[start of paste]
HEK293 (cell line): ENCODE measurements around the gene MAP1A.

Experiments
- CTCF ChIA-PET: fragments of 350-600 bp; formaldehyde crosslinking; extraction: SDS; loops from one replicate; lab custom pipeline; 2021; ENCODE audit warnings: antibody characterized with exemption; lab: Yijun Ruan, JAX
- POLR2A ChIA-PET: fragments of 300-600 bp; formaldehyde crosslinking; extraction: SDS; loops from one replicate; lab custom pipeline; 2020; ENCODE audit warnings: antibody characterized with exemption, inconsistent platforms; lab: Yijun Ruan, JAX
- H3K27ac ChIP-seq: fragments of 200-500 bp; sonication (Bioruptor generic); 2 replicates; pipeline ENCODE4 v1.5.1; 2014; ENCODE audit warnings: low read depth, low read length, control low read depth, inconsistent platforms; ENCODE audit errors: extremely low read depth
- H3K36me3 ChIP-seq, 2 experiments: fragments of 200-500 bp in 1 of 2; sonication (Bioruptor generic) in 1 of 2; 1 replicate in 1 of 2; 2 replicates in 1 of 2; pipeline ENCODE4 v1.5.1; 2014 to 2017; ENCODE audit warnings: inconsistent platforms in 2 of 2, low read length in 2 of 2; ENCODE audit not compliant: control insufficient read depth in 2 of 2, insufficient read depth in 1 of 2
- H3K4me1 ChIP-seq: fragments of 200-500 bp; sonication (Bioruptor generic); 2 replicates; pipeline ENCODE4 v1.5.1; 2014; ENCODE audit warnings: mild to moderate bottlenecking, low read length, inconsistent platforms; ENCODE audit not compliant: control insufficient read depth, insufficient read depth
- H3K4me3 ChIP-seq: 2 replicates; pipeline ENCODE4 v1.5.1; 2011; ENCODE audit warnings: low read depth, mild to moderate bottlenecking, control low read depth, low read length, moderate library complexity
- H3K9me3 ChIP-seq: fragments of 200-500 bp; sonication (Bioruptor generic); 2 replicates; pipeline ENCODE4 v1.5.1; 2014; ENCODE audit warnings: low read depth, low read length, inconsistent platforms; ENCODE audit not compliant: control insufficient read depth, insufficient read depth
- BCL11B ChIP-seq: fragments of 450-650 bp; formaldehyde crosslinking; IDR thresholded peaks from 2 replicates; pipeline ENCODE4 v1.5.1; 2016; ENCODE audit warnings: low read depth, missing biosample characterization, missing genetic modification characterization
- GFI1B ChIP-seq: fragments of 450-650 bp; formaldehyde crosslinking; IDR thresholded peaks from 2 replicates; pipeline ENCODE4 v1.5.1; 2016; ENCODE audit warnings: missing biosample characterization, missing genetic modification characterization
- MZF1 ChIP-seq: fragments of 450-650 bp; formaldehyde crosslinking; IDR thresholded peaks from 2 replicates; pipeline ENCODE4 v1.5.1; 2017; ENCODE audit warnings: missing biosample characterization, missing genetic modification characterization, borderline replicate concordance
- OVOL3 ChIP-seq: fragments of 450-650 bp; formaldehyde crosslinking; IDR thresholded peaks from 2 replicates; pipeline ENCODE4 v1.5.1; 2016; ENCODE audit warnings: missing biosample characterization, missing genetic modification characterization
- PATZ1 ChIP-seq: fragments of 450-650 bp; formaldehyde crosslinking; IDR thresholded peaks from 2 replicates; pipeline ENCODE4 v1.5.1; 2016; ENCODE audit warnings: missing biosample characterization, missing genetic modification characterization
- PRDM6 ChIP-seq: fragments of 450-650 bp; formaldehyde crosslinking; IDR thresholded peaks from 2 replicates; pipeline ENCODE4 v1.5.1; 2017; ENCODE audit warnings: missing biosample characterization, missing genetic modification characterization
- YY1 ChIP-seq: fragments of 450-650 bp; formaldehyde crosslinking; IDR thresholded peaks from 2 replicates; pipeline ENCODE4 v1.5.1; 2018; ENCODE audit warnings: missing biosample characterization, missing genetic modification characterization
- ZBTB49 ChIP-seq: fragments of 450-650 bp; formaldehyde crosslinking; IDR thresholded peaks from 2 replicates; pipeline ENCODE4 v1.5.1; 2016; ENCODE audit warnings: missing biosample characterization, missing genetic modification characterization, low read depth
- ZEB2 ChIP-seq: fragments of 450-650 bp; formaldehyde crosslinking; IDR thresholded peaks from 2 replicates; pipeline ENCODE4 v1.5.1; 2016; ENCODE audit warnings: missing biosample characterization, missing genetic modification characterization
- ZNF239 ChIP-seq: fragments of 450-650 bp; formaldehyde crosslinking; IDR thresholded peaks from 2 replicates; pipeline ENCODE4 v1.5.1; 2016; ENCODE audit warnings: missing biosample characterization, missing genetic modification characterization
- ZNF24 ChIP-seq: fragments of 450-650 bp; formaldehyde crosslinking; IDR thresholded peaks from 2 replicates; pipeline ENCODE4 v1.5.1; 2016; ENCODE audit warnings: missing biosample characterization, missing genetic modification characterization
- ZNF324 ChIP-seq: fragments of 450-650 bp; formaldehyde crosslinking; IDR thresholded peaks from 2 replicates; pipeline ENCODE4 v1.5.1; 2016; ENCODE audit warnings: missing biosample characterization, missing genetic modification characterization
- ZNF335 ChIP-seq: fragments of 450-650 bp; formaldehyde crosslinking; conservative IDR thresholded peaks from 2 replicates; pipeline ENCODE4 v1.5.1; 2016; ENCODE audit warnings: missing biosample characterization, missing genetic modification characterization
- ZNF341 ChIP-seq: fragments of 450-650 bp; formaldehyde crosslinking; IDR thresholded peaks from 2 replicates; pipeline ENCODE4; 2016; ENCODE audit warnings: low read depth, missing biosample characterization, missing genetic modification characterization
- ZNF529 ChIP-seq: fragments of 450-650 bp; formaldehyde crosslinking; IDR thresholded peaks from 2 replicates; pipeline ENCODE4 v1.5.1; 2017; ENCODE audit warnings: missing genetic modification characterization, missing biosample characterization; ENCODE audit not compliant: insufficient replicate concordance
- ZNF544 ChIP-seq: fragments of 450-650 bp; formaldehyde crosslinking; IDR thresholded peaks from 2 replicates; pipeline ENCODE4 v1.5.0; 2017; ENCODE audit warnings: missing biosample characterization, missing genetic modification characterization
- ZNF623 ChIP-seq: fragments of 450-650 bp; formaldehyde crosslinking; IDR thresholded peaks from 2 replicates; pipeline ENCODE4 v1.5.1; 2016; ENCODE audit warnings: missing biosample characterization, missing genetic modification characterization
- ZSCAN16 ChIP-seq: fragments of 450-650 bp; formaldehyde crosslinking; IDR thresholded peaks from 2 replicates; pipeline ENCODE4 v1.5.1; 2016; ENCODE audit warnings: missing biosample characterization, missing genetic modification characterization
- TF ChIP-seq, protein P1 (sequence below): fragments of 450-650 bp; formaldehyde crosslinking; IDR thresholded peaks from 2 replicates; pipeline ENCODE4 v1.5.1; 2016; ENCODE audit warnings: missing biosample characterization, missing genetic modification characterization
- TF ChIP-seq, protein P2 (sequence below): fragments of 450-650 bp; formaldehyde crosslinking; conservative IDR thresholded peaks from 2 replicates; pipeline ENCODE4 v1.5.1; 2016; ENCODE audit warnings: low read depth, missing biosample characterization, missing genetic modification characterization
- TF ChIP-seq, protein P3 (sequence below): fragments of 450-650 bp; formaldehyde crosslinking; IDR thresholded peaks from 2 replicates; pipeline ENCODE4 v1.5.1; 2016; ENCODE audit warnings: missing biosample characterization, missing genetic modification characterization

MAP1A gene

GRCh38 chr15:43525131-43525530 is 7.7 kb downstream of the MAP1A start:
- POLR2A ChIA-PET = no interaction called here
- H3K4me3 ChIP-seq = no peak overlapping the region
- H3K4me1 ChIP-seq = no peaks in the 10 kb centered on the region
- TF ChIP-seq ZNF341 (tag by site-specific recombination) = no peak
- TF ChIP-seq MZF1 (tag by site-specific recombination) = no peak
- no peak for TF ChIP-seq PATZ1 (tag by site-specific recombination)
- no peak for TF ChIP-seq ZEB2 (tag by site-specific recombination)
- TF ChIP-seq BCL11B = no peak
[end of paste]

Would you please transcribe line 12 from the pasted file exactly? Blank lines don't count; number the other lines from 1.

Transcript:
- MZF1 ChIP-seq: fragments of 450-650 bp; formaldehyde crosslinking; IDR thresholded peaks from 2 replicates; pipeline ENCODE4 v1.5.1; 2017; ENCODE audit warnings: missing biosample characterization, missing genetic modification characterization, borderline replicate concordance